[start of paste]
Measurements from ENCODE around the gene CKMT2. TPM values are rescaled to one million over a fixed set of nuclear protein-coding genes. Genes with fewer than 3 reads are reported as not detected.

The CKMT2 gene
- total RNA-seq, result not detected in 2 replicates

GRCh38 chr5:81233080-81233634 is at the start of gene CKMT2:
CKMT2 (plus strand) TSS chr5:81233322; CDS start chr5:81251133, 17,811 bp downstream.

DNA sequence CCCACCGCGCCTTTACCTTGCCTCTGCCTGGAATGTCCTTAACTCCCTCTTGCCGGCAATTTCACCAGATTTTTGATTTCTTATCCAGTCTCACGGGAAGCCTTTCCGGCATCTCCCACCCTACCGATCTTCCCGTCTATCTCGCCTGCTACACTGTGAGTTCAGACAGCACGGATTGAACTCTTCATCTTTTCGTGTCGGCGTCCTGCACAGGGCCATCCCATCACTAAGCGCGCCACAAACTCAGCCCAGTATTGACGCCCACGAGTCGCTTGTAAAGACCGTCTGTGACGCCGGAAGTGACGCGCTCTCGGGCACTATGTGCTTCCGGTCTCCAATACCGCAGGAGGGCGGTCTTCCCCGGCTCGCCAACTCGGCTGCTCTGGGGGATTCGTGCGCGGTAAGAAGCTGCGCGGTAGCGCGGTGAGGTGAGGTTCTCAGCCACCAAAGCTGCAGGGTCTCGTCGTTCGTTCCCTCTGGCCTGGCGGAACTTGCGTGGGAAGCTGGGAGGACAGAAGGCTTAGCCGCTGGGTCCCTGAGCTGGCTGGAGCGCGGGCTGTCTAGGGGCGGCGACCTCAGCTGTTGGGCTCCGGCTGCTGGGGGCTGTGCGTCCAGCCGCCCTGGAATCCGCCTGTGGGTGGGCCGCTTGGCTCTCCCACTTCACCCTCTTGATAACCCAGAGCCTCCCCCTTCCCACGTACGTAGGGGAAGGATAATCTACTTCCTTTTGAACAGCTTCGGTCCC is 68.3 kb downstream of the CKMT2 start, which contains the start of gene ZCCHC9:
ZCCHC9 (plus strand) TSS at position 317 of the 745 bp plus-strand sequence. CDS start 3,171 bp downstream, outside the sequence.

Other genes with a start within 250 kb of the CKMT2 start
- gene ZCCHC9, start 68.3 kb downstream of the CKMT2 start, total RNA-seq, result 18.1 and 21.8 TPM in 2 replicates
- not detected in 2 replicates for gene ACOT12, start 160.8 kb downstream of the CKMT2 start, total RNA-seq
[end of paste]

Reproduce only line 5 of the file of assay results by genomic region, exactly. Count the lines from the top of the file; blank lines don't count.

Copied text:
CKMT2 (plus strand) TSS chr5:81233322; CDS start chr5:81251133, 17,811 bp downstream.